Friday, September 23

Karat Fiord
71°24’N   54°2’W
-4°C / 38°F
Partial cloudy
Sunrise at 07:14, sunset at 19:25

Sept.23_3.jpgIt was a very early wake up, 06:30, but we planned to go ashore and explore Karat Fjord early. We sailed past towering icebergs during breakfast as we entered the fjord. Sept.23_6.jpg

We had incredible panoramic views from the top deck of  breathtaking snow dusted, rugged coastal mountains. Our landing was  bound to be spectacular.

The mountains were partially hidden by low lying cloud. The clouds seemed to droop lower as we got nearer our destination at the head of the fjord. Sept.23_11.jpg

Then the cloud settled down over the water in a dense fog and we stopped. We could see nothing, not even the icebergs nearby. We waited, hoping the fog would lift within the hour. It didn’t.

We had a couple of presentations to pass the time while we waited for the fog to lift. Latonia talked about Vikings in the Arctic. And fellow passenger Richard Harris told us about his 2009 expedition Crossing Greenland with Dogs.

The weather improved somewhat, and we ate a BBQ lunch on the aft deck.  But  as we needed to keep on our sailing schedule, we had to abandon Karat Fjord and weighed anchor to go in search of another suitable landing spot.

Just around the corner  we came upon a gorgeous beach with flat marshland behind, rising to gorgeous hills and peaks.Sept.23_42.JPG

It was called Hollænder Bucht (bay), and looked like the perfect landing spot. This was the first time Adventure Canada had landed there.

Sept.23_26.jpg

We went ashore, cruising past icebergs, and pulled up onto a black sandy beach. It was gorgeous. The bear monitors set a wide perimeter and folks enjoyed the opportunity to finally stretch their legs.

We wandered along the beach, picking up unusual black stones with white flecks in them. We also headed up to the plateaus beyond the beach where the remains of a sod house was identified. Farther up the hill was another Thule stone tent ring. The people who once lived in these houses certainly had a fantastic view of the bay and surrounding mountains. Guess real estate has always been about location, location, location.sept-23_32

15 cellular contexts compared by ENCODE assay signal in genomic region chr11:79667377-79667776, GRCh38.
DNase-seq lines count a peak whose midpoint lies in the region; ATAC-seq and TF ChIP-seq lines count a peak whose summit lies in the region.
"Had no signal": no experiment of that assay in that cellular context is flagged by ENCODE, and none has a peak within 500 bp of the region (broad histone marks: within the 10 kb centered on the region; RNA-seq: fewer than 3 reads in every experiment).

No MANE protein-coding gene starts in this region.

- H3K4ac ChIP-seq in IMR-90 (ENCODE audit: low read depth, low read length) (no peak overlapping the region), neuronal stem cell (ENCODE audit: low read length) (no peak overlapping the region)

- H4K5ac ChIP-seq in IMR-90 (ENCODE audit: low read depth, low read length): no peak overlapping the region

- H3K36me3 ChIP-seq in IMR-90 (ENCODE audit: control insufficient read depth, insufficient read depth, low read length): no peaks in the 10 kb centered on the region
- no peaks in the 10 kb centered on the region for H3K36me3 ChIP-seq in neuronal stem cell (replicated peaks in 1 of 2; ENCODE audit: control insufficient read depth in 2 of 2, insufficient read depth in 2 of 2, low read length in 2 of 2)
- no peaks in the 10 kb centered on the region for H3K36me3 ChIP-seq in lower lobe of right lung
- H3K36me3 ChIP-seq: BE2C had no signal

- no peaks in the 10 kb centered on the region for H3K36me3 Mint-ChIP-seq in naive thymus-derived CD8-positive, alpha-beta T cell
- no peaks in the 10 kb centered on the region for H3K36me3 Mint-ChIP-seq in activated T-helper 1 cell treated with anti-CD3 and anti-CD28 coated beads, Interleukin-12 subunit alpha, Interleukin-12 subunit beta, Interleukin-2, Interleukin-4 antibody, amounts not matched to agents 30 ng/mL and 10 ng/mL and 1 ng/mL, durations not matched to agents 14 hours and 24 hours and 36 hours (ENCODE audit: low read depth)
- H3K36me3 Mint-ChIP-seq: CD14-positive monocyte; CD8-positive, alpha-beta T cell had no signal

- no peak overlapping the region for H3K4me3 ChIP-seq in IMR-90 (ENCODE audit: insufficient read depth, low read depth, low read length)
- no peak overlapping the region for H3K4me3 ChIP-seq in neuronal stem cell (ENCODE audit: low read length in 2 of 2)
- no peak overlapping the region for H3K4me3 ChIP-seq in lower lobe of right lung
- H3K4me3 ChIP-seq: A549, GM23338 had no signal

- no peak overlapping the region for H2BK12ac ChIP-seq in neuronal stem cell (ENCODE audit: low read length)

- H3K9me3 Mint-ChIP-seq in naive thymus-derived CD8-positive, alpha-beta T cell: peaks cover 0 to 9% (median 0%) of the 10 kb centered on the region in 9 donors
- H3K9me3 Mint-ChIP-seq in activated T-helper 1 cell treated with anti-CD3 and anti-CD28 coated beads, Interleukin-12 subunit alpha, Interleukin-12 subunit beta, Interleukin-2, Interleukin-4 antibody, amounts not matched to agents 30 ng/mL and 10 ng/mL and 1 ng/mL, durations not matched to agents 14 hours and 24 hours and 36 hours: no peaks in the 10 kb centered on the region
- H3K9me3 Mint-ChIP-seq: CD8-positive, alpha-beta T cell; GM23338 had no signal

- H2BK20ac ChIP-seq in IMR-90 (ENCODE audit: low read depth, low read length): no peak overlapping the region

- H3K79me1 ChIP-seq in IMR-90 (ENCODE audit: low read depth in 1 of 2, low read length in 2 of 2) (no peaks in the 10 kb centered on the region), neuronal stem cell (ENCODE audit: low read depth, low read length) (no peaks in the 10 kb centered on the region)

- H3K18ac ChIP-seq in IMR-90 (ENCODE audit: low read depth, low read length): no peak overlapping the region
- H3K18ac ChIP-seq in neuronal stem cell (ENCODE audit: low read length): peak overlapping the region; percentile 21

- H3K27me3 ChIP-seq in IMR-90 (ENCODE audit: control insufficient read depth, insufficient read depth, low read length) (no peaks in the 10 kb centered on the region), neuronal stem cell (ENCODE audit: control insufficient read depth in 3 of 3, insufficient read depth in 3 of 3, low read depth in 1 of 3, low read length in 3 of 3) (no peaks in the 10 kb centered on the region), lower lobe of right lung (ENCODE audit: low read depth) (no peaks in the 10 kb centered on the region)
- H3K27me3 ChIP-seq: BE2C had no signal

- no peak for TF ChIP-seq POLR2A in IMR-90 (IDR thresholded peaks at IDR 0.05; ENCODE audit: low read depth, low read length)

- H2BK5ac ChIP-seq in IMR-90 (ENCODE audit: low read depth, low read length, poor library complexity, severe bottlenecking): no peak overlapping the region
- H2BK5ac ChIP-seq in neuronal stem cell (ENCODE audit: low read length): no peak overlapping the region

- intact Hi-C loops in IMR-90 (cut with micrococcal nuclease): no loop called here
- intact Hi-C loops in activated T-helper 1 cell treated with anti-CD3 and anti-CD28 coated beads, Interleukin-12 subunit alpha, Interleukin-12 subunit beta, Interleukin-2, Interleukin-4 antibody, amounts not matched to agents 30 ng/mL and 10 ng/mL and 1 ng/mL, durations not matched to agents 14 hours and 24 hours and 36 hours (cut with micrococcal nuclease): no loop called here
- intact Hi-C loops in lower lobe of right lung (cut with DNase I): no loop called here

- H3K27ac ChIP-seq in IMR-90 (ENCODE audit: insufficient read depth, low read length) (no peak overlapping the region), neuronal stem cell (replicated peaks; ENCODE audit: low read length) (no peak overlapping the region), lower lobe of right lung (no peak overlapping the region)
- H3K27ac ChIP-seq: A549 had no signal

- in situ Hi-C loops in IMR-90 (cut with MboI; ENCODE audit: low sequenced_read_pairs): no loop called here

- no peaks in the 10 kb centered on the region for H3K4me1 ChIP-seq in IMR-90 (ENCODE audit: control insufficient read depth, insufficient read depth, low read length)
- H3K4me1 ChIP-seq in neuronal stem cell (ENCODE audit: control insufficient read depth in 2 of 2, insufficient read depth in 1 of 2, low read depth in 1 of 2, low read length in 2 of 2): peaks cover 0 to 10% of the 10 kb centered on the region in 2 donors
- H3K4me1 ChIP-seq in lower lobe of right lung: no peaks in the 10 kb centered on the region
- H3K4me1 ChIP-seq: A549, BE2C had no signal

Before heading back to the ship, we all toasted the icebergs in the bay with a glass of champagne on the beach.

Back at the Ocean Endeavour, about 40 brave passengers and crew did the polar dip  . Our fearless expedition leader Jason was one of the first to take the plunge. The rest of the ship’s company cheered and photographed the event from the upper decks. The water temperature was three degrees. Needless to say, everyone was out almost as fast as they went in and were very glad that the pool had reopened and was heated.

sept-23_43

At recap, it was announced that we would be sailing past Disko Island during the night and so we would commemorate the event with a Disco at Disko. In preparation, we practiced singing Cruising the Ice to the tune of the Bee Gee’s Staying Alive.

After supper, everyone dressed in their disco finest and cut a rug to such classic hits as YMCA and Dancing Queen.  It was a great celebration of the Disco era in one of the most beautiful places in the world.

 

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About Season Osborne

I am a writer with a passion for Arctic history. After finding a photo of Capt. Joseph-Elzéar Bernier, who claimed the Arctic for Canada in 1909, I was inspired to write my master’s thesis on Bernier’s contribution to Arctic sovereignty. This ultimately led to extensive research into Canadian and ‘foreign’ expeditions to the North, which morphed into my recent book, In the Shadow of the Pole: An Early History of Arctic Expeditions, 1871-1912.
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